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Taxation of Dividends received after April 1 2020

Dividends is considered to be a significant stream of income for shareholder of a company. The manner in which dividend income is taxed in India has undergone several changes over the years. Earlier the dividend income in India was taxed under Dividend Distribution Tax (‘DDT’) regime wherein dividend income was not taxed in the hands of the shareholders but the company paying the dividend was required to pay DDT at a flat rate. This was a preferred method as tax collection on dividends was at a single point was a prime reason for such a move. However, this methodology was considered regressive and inequitable by many, as dividend is income in the hands of the shareholder and not in the hands of the company and the shareholders at individual level would be taxed at different rates.


India has now introduced the system of taxing dividends in the hands of the shareholders. It will be effective from Financial Year (‘FY’) 2020-21 and will apply to dividends distributed on or after 1 April 2020. As stated the Budget Speech, the removal of DDT will lead to an estimated annual revenue foregone of INR 25,000 crore. Higher personal and corporate tax collections on account of taxation of dividend in the hands of shareholders will compensate the loss on account of DDT. As mentioned earlier the former DDT regime had the advantage of ease of tax collection, it significantly increased the cost of doing business in India; especially for foreign investors, as there were issues on availing credit of DDT in their home jurisdiction as the DDT was a tax on the company and not on the shareholders and thereby leading to double taxation in many cases.


The effective DDT rate of 20.56% was also significantly higher than the maximum rate at which India would have had the right to collect tax under most of the relevant tax treaties. With the introduction system of taxing dividends coupled with reduced corporate tax regimes introduced in 2019, India certainly has emerged as an attractive destination for foreign investors. In this blog post we would be discussing the impact of Dividend tax regime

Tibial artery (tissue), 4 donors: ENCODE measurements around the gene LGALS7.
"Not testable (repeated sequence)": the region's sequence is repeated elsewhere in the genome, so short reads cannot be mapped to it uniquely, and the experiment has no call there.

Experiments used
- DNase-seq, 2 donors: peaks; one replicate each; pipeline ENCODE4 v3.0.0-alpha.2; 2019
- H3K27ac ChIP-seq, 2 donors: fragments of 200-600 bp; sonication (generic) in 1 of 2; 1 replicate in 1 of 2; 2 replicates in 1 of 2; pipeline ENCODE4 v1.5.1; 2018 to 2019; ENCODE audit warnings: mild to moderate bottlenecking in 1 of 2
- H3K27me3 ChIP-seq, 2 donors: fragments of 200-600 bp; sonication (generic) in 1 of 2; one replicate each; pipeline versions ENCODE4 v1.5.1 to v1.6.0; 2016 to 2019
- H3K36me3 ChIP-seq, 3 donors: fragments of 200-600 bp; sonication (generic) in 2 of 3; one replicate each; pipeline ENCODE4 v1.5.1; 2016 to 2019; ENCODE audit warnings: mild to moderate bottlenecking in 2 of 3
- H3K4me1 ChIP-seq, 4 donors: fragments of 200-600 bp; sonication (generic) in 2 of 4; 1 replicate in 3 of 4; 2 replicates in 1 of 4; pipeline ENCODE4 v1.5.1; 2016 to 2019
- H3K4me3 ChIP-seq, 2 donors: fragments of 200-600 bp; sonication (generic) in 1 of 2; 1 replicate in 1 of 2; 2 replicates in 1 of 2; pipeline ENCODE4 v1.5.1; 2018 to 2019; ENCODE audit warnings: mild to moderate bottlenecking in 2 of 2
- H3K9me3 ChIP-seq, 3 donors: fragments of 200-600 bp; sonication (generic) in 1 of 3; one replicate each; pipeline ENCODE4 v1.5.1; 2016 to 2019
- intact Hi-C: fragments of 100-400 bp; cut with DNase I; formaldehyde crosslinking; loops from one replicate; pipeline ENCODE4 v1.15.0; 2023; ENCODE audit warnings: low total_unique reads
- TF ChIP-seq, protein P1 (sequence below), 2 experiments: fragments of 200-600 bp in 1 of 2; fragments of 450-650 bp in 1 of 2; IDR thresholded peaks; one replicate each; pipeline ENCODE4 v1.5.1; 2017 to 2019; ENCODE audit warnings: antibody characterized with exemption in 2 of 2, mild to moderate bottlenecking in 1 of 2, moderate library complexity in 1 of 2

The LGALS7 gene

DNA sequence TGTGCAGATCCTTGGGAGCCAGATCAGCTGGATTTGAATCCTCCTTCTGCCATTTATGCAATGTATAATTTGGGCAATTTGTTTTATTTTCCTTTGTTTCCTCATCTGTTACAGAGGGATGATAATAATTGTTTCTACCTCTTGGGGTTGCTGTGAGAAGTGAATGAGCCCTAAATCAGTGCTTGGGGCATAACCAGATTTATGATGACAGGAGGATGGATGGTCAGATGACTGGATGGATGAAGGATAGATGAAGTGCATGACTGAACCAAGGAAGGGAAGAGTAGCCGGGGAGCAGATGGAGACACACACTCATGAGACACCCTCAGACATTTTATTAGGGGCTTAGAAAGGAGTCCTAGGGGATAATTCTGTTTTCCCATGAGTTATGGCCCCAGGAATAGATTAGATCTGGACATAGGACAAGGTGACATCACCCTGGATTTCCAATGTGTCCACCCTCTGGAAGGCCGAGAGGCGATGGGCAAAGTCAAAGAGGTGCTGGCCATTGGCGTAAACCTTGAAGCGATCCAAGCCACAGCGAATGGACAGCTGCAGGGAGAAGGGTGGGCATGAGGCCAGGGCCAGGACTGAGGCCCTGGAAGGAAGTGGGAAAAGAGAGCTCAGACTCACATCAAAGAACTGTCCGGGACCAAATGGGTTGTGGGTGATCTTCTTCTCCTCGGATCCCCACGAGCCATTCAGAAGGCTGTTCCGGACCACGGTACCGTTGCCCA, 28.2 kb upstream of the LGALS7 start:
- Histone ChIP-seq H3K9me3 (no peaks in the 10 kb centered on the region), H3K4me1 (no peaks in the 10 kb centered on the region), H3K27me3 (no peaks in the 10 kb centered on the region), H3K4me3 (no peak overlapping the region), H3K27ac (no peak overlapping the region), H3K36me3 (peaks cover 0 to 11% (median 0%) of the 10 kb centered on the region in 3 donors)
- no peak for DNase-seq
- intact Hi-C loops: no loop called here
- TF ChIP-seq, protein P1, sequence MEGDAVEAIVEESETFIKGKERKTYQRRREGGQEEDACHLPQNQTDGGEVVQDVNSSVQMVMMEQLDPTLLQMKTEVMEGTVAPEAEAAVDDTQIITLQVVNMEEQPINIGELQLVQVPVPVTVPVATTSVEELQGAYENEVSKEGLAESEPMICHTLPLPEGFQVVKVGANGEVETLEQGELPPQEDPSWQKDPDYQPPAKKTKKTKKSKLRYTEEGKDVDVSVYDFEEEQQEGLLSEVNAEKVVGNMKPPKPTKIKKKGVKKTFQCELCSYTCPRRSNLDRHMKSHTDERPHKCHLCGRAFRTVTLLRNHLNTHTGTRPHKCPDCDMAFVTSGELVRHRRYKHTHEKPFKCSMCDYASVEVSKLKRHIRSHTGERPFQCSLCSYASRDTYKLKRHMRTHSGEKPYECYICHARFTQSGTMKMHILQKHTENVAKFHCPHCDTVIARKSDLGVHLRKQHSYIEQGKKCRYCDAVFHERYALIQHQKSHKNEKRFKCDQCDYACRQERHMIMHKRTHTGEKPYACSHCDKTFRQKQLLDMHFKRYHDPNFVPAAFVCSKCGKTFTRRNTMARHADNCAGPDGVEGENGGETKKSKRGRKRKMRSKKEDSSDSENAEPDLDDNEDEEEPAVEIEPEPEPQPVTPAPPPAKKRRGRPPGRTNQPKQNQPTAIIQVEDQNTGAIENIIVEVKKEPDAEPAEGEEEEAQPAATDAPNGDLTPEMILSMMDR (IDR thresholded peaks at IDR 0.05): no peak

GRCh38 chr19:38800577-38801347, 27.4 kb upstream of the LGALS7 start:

Impact of new dividend tax regime on resident shareholders


(A) Individuals and HUFs

The dividend income will be taxed at slab rates however maximum surcharge on dividends would be restricted to 15%. Thus, the dividend income will be taxable at a maximum effective rate of 35.88% for shareholders being individuals and HUFs whose total income exceeds INR 1 crore.


(B) Partnership firms and Limited liability Partnerships (‘LLP’)

Dividend income earned by partnership firms and LLPs from domestic companies will be taxable at an effective tax rate of 31.2%. .In case the income exceeds INR 1 crore the effective rate would workout to be 34.94% (inclusive of surcharge).


(C) Domestic companies

The dividend income received by a domestic company will be taxable at the following rates:

The dividend income, however, will also be subjected to Minimum Alternate Tax (‘MAT’), at 17.47% only for companies who have not opted for concessional tax regime. If MAT poses a significant burden on the tax outflow, companies may consider migrating to the concessional tax regime or options could be explored to accelerate the utilization of MAT credit.